Healthy Start in Chicago
September 10, 2017
Giving your baby a healthy start can lay the right foundation for a lifetime of success. For 20 years, ACCESS has operated a federal program to improve infant mortality rates called Westside Healthy Start (WHS). The program serves Chicago’s West Side communities of North Lawndale, Austin, and East and West Garfield Park. As the lead agency, ACCESS works closely with key partners to assist prenatal women, mothers, and infants up to the age of 2 with health and wellness services.
Westside Healthy Start Services (WHS)*
The WHS program goal is to connect mothers to value-based prenatal care services at the beginning of their pregnancy. Program team members work in tandem with participants to ensure they attend prenatal care appointments throughout their pregnancies and after they deliver, and continuing up until their child is two years old. Following the patient-centered medical home model approach, WHS staff collaborate with the medical professionals that provide high-risk obstetric services, in addition to critical screenings, lactation support, counseling, and referrals for issues that include substance use disorders, behavioral health concerns, domestic violence and homelessness.
Westside Healthy Start Approach
The WHS program strives to reduce infant mortality rates and prevent the occurrence of low birth weight. To reach this goal, the WHS program utilizes the following approaches:
- Improve women’s health
- Promote quality services
- Strengthen family resilience
- Achieve collective impact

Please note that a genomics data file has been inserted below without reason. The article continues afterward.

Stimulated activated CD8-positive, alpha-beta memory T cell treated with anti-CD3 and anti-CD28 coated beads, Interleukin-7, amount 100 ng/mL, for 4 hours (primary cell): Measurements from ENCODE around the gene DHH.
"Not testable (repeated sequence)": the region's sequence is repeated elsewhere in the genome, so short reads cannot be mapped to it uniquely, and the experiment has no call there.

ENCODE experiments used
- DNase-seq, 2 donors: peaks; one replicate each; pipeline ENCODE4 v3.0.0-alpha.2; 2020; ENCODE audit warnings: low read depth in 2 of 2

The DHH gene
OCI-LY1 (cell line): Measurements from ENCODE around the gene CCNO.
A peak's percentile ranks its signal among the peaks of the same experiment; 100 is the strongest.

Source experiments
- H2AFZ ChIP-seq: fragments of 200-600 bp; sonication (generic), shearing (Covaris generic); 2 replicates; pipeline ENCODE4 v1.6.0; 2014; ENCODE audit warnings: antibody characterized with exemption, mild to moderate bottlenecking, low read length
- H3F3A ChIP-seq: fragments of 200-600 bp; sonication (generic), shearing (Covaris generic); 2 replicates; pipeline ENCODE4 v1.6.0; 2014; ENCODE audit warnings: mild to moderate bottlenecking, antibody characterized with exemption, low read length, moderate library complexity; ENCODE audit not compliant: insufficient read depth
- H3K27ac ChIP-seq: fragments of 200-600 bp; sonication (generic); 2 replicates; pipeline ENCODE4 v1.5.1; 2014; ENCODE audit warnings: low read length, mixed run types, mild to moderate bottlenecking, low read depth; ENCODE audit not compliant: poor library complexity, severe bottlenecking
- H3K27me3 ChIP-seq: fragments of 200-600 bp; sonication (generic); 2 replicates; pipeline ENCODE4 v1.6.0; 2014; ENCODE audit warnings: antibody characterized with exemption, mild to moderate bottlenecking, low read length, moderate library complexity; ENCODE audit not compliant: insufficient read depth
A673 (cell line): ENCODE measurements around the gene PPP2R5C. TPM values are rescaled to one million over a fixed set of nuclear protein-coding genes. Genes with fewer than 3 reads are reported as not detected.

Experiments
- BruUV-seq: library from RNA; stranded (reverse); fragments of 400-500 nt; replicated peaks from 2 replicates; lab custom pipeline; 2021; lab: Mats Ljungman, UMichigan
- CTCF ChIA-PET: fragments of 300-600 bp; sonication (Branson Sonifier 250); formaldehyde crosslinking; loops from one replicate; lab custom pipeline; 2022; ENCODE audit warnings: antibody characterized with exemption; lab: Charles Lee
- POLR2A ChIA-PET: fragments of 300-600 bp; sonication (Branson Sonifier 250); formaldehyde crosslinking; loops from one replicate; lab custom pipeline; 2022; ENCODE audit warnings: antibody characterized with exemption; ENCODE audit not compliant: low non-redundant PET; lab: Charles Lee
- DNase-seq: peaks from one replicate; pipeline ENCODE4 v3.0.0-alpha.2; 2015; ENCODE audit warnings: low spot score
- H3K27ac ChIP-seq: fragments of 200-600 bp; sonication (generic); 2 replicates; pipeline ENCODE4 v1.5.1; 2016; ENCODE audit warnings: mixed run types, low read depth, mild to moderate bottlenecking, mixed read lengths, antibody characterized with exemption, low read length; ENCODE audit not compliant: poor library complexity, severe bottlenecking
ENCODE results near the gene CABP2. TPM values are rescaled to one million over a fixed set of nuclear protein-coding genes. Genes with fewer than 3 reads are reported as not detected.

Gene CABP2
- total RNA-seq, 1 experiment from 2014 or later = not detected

- Increase accountability through quality improvement, performance monitoring and evaluation.
By utilizing these approaches, the WHS program has been able to make the following impact:
- In 2016, more than 700 high-risk families received services from ACCESS’ Westside Healthy Start program. This included 468 pregnant women and 535 infants and children up to the age of two.
- In 2009, (the most recent year a combined infant mortality rate for the WHS target area was currently available) the infant mortality rate for WHS program participants was 10.3 deaths per 1,000 live births, compared to 15.3 deaths per 1,000 live births in the overall WHS target area.
- Between 2014 and 2016, the infant mortality rate for WHS program participants was 7.5 deaths per 1,000 live births.
In addition to health care services, WHS provides mothers with peer support through empowerment and leadership development. The WHS program also offers participants leadership training opportunities that are designed to create an environment of support, provide guidance, build confidence, and enhance knowledge to prepare them to become advocates for their families and communities. Mothers are also provided with transportation services and referrals to employment training, which helps to ensure that they can provide their child with a healthy start.
Male Involvement Program
ACCESS’ Male Involvement program works with WHS participants to engage their male partners to link them to social supports, but also to connect them to health care services. The program staff provide healthy educational messages on the benefits of supporting their partner and participating with the health of their children. By teaching participants parenting and life skills, the program helps to connect them to other critical resources to succeed as fathers.
For the most recent program year, 304 men participated in activities, such as their partner’s case management and medical visits and other supportive family activities.
For more information about how ACCESS is helping West Side women become the best mothers possible, contact ACCESS’ Westside Healthy Start program at 312.733.0065.
*This project is supported by the Health Resources and Services Administration (HRSA) of the U.S. Department of Health and Human Services (HHS) under the grant H49MC00098, Eliminating Disparities in Perinatal Health, with a total award amount of $1,088,400. Zero percent of this project is financed with nongovernmental sources. This information or content and conclusions are those of the author and should not be construed as the official position or policy of, nor should any endorsements be inferred by HRSA, HHS or the U.S. Government.